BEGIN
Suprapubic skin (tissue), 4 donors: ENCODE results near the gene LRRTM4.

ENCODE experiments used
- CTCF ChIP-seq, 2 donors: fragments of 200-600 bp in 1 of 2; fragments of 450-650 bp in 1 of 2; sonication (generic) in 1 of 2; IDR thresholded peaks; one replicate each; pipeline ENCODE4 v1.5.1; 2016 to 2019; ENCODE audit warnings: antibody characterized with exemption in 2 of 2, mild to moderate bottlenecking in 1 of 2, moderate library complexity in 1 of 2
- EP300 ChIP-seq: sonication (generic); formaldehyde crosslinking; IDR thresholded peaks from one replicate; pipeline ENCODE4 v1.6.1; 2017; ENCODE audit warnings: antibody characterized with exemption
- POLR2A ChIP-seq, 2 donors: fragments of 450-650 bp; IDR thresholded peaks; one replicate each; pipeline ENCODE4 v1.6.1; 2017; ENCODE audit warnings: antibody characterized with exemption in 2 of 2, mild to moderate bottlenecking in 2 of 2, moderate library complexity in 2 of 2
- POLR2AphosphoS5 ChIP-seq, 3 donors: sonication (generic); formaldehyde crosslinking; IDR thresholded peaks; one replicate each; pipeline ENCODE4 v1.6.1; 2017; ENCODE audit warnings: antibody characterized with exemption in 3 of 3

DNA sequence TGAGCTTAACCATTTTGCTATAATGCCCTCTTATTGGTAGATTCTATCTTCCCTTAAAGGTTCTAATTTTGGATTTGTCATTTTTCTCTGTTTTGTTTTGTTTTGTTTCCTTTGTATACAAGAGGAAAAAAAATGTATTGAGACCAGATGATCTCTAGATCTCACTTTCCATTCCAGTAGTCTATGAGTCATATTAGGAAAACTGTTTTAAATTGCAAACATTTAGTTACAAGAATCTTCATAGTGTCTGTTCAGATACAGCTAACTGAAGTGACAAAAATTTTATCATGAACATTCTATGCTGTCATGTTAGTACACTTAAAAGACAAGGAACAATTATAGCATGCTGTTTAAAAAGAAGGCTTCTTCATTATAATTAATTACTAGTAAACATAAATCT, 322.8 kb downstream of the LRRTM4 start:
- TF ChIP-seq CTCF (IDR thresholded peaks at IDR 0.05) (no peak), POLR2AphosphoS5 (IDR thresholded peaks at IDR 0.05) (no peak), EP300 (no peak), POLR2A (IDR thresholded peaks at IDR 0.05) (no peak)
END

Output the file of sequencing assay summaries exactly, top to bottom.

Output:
Suprapubic skin (tissue), 4 donors: ENCODE results near the gene LRRTM4.

ENCODE experiments used
- CTCF ChIP-seq, 2 donors: fragments of 200-600 bp in 1 of 2; fragments of 450-650 bp in 1 of 2; sonication (generic) in 1 of 2; IDR thresholded peaks; one replicate each; pipeline ENCODE4 v1.5.1; 2016 to 2019; ENCODE audit warnings: antibody characterized with exemption in 2 of 2, mild to moderate bottlenecking in 1 of 2, moderate library complexity in 1 of 2
- EP300 ChIP-seq: sonication (generic); formaldehyde crosslinking; IDR thresholded peaks from one replicate; pipeline ENCODE4 v1.6.1; 2017; ENCODE audit warnings: antibody characterized with exemption
- POLR2A ChIP-seq, 2 donors: fragments of 450-650 bp; IDR thresholded peaks; one replicate each; pipeline ENCODE4 v1.6.1; 2017; ENCODE audit warnings: antibody characterized with exemption in 2 of 2, mild to moderate bottlenecking in 2 of 2, moderate library complexity in 2 of 2
- POLR2AphosphoS5 ChIP-seq, 3 donors: sonication (generic); formaldehyde crosslinking; IDR thresholded peaks; one replicate each; pipeline ENCODE4 v1.6.1; 2017; ENCODE audit warnings: antibody characterized with exemption in 3 of 3

DNA sequence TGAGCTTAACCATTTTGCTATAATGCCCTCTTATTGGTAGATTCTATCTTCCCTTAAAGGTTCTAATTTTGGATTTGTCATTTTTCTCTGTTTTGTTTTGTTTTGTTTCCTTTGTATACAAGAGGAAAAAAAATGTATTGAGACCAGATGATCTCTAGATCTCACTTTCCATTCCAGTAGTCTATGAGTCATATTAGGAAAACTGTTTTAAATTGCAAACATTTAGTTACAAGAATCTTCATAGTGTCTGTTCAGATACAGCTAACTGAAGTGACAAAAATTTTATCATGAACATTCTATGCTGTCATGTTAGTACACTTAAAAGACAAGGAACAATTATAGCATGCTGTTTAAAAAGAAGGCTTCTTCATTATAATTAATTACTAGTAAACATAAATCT, 322.8 kb downstream of the LRRTM4 start:
- TF ChIP-seq CTCF (IDR thresholded peaks at IDR 0.05) (no peak), POLR2AphosphoS5 (IDR thresholded peaks at IDR 0.05) (no peak), EP300 (no peak), POLR2A (IDR thresholded peaks at IDR 0.05) (no peak)